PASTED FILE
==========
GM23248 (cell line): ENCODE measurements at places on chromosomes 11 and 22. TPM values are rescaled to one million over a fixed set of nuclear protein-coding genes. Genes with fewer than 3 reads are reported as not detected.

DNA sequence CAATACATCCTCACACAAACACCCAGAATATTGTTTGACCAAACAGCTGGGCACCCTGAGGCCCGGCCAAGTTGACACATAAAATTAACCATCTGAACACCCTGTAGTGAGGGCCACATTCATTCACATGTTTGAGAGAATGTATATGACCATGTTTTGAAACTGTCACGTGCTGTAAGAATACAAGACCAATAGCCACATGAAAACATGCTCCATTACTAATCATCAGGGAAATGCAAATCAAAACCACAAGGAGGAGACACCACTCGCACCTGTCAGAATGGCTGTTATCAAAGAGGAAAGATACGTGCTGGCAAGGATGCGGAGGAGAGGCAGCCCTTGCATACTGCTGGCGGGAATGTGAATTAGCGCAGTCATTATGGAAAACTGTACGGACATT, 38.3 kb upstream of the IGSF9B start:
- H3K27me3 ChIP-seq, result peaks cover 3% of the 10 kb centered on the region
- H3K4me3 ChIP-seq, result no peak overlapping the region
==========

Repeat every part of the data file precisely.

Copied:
GM23248 (cell line): ENCODE measurements at places on chromosomes 11 and 22. TPM values are rescaled to one million over a fixed set of nuclear protein-coding genes. Genes with fewer than 3 reads are reported as not detected.

DNA sequence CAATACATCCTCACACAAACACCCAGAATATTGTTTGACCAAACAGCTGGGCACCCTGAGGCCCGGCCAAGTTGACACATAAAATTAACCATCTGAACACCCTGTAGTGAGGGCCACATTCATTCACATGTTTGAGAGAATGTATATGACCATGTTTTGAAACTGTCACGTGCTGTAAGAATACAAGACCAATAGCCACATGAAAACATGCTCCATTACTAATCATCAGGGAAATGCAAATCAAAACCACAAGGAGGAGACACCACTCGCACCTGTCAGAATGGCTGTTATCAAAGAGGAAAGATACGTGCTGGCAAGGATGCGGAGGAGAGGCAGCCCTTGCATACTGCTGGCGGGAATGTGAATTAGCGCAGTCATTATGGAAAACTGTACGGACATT, 38.3 kb upstream of the IGSF9B start:
- H3K27me3 ChIP-seq, result peaks cover 3% of the 10 kb centered on the region
- H3K4me3 ChIP-seq, result no peak overlapping the region